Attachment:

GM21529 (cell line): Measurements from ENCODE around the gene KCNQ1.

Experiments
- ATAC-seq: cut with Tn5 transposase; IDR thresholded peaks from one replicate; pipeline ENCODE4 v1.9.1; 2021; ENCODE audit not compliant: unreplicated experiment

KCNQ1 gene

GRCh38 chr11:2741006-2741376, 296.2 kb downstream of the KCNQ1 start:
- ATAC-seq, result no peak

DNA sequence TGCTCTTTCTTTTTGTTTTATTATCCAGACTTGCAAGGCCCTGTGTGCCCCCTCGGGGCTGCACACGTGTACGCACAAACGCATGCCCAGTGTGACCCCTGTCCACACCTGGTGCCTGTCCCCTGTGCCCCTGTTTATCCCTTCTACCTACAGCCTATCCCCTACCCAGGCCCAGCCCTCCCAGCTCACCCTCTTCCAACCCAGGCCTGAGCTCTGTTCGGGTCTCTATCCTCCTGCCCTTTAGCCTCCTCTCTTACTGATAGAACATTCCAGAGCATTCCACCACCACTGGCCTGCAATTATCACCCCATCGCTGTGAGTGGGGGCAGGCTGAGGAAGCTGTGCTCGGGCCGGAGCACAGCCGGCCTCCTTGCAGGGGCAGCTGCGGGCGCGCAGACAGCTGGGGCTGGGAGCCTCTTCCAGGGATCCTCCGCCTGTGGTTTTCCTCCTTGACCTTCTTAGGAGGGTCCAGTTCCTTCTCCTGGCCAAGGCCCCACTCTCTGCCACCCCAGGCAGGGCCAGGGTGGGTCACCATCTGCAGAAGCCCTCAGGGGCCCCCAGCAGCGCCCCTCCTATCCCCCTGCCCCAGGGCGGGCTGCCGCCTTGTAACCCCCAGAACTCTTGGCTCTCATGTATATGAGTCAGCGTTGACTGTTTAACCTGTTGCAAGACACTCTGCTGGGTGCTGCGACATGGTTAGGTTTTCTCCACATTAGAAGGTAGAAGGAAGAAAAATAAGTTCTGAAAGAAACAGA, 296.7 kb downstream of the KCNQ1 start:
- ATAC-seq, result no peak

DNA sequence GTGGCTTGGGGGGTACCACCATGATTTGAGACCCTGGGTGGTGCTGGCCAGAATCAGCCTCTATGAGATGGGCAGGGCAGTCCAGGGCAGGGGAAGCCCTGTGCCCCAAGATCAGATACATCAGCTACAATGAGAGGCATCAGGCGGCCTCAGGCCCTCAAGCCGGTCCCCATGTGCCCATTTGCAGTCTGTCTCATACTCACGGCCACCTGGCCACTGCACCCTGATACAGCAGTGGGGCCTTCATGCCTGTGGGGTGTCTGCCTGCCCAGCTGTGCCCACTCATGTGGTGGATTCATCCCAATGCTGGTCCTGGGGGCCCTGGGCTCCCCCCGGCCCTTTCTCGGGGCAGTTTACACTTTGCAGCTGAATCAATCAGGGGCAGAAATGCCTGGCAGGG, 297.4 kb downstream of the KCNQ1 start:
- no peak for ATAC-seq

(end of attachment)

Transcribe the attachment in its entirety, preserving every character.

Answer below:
GM21529 (cell line): Measurements from ENCODE around the gene KCNQ1.

Experiments
- ATAC-seq: cut with Tn5 transposase; IDR thresholded peaks from one replicate; pipeline ENCODE4 v1.9.1; 2021; ENCODE audit not compliant: unreplicated experiment

KCNQ1 gene

GRCh38 chr11:2741006-2741376, 296.2 kb downstream of the KCNQ1 start:
- ATAC-seq, result no peak

DNA sequence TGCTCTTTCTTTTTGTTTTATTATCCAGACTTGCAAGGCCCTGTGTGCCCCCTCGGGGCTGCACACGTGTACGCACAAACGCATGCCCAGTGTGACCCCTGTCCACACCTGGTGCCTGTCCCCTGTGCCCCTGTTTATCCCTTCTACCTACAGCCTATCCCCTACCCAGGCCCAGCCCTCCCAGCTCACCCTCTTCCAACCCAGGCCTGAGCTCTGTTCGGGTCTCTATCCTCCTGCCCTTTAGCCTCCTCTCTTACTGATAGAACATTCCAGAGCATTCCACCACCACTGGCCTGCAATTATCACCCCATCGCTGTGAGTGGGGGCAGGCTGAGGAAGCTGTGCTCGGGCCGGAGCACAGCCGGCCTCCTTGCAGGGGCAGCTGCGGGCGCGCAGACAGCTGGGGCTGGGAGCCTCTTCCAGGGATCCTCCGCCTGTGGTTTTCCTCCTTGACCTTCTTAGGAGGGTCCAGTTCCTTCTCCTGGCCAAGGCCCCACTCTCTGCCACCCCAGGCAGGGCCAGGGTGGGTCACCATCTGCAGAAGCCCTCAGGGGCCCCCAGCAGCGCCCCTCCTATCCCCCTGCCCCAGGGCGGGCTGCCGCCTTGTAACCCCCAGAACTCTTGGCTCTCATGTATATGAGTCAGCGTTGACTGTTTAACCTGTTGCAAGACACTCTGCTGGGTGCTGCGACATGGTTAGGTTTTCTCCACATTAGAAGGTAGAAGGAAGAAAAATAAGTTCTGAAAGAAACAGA, 296.7 kb downstream of the KCNQ1 start:
- ATAC-seq, result no peak

DNA sequence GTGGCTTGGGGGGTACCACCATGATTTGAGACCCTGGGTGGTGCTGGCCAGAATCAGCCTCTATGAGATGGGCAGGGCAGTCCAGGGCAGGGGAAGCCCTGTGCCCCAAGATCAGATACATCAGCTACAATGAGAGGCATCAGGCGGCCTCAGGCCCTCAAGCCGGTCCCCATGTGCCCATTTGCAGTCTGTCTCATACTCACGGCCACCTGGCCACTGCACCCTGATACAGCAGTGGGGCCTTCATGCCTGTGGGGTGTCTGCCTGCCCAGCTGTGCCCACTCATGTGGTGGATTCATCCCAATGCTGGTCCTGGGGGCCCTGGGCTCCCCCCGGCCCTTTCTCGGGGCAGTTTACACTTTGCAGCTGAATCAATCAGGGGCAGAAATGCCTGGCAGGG, 297.4 kb downstream of the KCNQ1 start:
- no peak for ATAC-seq